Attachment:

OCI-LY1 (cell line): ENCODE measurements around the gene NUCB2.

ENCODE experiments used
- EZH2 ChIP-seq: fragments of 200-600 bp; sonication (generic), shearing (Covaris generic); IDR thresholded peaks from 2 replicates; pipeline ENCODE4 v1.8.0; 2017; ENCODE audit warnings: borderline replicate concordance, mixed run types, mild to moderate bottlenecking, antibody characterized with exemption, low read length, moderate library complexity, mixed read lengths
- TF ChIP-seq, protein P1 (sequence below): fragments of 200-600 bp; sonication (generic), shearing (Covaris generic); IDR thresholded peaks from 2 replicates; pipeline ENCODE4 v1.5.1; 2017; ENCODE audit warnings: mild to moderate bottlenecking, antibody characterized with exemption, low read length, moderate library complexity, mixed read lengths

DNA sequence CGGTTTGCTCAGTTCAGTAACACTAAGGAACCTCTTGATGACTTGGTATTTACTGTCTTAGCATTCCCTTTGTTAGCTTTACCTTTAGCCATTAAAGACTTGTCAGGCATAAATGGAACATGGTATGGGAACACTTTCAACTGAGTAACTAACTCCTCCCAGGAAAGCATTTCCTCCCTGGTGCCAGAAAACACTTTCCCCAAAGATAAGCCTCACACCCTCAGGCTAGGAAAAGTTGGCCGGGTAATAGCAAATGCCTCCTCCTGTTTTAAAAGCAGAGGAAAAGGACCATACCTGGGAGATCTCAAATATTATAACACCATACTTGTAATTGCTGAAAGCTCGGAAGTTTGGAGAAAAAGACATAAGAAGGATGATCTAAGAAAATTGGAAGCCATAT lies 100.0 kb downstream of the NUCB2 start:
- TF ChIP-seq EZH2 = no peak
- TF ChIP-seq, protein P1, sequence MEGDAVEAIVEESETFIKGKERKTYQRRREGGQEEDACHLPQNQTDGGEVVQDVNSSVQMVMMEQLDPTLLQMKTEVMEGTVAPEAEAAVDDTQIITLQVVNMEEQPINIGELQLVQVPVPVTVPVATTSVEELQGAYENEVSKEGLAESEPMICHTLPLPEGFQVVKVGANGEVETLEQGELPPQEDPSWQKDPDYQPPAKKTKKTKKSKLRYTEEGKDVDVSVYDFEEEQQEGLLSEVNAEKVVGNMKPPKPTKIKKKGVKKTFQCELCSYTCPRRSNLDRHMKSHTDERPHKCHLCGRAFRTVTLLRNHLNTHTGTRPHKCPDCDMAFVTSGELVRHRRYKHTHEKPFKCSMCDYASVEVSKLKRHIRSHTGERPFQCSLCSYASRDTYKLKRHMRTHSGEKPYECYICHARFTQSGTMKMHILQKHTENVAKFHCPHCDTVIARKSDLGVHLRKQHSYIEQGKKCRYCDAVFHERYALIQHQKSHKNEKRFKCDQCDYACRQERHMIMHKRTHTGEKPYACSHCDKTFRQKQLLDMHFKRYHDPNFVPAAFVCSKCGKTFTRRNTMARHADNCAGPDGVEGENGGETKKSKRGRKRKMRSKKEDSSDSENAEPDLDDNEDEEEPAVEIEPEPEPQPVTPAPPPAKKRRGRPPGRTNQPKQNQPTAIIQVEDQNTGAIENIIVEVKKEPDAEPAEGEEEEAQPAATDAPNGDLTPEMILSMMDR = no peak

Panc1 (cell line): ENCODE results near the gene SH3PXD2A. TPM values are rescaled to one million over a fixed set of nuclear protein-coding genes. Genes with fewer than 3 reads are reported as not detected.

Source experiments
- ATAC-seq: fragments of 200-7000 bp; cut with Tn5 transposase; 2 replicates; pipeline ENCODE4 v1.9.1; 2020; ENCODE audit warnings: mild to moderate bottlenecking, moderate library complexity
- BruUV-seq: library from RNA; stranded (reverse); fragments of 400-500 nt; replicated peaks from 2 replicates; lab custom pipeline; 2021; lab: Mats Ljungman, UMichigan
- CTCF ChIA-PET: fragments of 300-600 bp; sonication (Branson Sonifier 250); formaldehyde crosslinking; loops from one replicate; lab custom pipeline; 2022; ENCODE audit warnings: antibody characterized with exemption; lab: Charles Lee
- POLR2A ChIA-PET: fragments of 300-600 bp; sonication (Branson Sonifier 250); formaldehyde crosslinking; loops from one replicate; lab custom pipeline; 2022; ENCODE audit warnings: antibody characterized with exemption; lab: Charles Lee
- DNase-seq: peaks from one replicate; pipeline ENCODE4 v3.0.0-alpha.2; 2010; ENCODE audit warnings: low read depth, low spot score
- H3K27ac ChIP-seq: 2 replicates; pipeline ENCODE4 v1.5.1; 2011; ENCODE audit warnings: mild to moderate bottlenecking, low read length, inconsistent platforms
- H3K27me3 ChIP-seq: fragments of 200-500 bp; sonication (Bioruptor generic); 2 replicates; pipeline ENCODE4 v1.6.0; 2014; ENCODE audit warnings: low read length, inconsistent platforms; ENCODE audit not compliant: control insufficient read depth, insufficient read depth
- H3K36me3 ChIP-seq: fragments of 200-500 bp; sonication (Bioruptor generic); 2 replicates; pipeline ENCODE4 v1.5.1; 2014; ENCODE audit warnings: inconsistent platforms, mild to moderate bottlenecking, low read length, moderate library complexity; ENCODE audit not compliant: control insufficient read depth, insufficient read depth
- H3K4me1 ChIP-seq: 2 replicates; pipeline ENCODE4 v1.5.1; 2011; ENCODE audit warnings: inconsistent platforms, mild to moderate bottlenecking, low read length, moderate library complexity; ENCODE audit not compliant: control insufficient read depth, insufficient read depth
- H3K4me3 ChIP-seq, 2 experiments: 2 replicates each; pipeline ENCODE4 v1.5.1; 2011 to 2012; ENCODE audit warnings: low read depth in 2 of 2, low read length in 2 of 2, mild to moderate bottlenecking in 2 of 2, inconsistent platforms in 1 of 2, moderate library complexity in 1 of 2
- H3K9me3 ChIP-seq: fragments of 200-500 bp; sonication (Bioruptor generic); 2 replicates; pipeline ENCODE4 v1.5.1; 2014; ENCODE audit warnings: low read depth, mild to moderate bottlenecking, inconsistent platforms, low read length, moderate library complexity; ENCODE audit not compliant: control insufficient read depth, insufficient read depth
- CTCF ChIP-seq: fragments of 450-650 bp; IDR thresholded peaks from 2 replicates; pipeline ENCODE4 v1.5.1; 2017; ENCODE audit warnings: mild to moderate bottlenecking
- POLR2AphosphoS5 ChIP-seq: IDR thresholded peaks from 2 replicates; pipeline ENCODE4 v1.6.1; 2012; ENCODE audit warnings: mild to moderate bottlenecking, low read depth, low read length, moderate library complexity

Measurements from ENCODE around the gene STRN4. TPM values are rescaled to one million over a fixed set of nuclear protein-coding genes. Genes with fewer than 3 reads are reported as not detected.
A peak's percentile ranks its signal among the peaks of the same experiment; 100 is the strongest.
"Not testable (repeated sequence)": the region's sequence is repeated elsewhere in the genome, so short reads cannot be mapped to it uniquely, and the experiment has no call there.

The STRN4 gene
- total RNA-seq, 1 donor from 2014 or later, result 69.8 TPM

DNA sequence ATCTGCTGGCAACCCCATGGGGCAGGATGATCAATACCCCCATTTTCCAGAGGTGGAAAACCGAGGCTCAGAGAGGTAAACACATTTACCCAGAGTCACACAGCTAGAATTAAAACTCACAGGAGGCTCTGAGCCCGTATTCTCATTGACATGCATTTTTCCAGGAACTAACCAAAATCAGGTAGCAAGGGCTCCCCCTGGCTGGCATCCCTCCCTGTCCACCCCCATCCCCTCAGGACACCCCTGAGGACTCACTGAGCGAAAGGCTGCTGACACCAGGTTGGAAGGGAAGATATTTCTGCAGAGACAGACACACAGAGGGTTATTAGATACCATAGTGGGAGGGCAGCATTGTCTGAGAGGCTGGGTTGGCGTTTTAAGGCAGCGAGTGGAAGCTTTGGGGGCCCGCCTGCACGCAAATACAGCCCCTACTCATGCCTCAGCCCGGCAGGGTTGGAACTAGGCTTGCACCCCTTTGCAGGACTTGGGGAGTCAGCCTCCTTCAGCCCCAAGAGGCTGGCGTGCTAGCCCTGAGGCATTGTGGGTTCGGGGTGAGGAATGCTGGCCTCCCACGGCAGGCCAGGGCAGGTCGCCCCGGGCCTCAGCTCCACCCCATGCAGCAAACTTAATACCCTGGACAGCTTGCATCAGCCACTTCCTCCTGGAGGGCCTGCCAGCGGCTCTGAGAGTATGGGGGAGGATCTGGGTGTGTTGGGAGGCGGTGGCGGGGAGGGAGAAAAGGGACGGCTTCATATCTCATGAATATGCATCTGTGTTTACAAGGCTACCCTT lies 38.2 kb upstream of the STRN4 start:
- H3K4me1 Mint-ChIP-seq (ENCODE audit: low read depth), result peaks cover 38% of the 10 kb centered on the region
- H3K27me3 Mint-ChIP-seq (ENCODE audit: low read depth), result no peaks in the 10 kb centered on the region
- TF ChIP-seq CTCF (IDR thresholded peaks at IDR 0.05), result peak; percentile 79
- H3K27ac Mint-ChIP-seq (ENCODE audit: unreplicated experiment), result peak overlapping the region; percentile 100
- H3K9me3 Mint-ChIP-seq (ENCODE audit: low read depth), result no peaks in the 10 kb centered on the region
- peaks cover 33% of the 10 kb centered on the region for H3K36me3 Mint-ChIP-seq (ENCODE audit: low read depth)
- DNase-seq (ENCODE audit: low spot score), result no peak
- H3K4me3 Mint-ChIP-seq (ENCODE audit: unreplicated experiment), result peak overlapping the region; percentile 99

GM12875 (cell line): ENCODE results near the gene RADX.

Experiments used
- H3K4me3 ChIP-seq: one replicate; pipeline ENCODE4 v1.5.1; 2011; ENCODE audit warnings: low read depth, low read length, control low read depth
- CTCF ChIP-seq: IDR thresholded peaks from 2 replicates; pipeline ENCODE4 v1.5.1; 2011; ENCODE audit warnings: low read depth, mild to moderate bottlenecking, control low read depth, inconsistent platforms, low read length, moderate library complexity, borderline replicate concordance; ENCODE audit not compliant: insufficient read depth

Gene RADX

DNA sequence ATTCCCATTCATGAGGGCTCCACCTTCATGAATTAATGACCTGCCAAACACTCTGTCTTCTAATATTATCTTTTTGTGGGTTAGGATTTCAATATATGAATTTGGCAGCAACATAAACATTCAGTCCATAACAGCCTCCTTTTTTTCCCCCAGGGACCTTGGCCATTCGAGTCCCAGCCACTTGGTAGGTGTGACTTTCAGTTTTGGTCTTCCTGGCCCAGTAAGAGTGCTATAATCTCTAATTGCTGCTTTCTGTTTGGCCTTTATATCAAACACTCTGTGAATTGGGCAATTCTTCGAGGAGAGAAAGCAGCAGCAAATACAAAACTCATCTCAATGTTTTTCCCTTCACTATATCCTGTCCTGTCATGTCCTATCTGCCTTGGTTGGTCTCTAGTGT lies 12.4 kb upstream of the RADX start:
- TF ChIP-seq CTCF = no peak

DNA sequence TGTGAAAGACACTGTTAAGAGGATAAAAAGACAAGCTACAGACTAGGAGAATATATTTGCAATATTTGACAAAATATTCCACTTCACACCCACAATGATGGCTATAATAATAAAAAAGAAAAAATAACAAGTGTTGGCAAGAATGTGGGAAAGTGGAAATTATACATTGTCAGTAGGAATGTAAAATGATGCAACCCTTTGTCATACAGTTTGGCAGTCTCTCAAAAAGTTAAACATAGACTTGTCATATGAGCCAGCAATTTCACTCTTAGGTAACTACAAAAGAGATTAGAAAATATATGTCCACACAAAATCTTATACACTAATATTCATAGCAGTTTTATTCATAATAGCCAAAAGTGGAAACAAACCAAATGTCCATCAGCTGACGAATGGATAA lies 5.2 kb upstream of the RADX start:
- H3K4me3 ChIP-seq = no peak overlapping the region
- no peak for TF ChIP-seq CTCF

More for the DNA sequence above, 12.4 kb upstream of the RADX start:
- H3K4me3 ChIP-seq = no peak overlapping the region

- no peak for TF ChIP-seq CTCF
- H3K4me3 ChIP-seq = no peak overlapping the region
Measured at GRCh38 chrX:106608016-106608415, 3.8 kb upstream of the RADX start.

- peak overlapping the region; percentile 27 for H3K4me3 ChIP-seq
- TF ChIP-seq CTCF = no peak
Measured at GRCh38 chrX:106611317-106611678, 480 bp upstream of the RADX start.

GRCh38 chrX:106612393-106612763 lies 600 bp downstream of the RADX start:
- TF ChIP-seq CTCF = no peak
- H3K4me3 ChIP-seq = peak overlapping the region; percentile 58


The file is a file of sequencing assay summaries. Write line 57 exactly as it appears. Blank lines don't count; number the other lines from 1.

- H3K4me3 ChIP-seq = peak overlapping the region; percentile 58